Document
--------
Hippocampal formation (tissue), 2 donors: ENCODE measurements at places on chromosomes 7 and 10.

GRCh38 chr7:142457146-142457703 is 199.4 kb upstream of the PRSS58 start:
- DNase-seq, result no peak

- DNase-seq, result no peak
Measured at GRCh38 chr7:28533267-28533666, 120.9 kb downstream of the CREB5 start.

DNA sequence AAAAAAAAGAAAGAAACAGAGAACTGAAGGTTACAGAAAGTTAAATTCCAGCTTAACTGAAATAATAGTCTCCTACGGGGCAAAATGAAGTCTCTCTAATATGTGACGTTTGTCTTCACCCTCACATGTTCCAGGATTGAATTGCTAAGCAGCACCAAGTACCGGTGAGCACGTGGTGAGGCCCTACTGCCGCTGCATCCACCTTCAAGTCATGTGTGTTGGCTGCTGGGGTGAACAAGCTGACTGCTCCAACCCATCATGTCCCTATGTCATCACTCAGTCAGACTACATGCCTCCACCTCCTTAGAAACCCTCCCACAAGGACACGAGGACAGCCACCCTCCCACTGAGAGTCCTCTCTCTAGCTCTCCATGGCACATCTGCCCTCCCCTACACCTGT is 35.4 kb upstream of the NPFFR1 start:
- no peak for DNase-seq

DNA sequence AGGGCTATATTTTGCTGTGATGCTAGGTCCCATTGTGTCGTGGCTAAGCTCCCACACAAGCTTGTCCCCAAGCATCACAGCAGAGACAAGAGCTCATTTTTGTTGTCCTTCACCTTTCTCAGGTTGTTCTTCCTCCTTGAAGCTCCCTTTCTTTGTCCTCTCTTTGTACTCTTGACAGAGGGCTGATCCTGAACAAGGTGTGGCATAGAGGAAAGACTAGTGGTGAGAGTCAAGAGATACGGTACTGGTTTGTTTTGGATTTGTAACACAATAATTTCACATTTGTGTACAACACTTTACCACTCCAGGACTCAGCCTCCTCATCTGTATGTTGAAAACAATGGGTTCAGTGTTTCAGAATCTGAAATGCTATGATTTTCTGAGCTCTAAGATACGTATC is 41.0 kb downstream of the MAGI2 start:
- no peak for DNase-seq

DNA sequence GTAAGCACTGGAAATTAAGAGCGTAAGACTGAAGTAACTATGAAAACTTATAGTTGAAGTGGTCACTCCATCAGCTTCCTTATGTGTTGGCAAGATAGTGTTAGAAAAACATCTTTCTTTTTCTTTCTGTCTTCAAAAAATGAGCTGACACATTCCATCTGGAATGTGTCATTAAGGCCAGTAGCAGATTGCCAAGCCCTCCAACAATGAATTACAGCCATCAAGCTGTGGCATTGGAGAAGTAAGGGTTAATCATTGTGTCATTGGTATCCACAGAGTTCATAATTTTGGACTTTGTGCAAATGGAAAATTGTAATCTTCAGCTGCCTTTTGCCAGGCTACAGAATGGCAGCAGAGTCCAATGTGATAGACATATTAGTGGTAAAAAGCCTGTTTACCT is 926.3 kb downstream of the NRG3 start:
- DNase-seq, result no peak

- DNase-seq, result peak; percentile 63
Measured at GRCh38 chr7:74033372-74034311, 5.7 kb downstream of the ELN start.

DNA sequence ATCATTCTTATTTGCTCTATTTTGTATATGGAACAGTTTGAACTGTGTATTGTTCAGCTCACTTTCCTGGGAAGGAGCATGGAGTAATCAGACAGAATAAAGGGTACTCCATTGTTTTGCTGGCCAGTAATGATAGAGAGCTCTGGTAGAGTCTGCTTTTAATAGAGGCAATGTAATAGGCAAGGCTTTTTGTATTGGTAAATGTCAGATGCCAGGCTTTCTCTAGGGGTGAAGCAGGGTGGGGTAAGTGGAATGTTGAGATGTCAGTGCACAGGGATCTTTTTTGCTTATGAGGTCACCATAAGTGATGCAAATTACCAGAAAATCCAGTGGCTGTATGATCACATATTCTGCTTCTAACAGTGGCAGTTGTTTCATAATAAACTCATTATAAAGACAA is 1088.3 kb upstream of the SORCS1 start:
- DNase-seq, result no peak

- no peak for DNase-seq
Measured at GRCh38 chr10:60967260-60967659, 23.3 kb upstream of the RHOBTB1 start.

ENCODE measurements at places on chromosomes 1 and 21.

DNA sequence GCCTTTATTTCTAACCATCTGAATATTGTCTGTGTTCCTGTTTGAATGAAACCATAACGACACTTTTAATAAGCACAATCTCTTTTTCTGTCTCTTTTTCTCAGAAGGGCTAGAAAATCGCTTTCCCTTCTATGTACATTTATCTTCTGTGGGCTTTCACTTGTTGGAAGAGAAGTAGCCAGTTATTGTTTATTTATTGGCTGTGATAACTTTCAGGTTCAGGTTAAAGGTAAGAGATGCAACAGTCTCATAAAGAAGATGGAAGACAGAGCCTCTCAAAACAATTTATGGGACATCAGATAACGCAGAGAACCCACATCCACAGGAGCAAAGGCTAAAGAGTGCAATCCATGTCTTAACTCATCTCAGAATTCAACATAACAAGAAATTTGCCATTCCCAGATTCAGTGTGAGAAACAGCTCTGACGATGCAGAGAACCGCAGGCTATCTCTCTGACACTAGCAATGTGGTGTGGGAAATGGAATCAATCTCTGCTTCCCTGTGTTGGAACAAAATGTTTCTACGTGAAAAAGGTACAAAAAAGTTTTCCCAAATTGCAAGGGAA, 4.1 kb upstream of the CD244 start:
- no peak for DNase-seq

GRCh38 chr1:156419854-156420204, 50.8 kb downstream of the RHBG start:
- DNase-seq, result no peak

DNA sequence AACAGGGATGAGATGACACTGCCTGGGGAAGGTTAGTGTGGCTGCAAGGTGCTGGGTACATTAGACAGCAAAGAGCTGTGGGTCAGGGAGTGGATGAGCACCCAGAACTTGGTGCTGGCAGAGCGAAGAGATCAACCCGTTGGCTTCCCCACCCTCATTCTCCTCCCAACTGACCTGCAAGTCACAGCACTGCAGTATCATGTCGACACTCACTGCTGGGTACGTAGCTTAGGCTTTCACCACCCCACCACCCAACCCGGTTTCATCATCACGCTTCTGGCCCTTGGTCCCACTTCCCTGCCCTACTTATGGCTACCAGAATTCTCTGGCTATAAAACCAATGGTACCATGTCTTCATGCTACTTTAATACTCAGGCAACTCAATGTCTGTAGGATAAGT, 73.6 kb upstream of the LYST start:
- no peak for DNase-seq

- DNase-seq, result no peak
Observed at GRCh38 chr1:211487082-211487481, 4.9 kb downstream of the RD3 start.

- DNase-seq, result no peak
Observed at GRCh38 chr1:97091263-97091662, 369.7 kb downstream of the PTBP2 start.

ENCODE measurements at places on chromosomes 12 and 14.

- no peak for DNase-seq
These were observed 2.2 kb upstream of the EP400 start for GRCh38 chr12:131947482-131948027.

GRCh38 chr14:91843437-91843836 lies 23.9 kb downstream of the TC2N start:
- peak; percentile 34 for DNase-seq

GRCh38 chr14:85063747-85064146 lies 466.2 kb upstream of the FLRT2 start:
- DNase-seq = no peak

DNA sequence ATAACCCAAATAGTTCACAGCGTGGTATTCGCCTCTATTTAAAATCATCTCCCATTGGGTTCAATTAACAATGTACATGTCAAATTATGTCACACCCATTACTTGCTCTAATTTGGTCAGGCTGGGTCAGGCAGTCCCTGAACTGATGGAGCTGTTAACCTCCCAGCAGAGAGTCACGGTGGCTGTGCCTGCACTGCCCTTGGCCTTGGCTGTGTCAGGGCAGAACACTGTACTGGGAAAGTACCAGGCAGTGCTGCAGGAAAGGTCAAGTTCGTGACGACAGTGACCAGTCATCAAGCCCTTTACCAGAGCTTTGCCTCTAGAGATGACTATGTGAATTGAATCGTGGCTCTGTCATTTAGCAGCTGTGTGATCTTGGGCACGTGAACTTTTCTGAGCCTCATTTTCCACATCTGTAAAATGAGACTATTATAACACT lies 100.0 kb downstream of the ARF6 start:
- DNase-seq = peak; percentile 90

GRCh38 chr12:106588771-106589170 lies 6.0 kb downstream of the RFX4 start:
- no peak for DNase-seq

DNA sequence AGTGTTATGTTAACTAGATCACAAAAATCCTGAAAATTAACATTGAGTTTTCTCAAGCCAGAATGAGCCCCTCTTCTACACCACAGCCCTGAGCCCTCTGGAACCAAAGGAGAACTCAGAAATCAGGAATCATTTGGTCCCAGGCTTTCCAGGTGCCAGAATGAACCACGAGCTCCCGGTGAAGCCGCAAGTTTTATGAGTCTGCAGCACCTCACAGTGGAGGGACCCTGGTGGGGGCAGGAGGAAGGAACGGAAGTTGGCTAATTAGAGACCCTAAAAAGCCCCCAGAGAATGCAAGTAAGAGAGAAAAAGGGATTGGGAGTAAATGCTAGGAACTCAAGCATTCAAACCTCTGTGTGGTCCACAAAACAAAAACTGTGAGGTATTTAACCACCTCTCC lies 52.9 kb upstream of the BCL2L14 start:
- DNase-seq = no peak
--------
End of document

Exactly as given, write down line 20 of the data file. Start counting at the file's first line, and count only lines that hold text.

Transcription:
- no peak for DNase-seq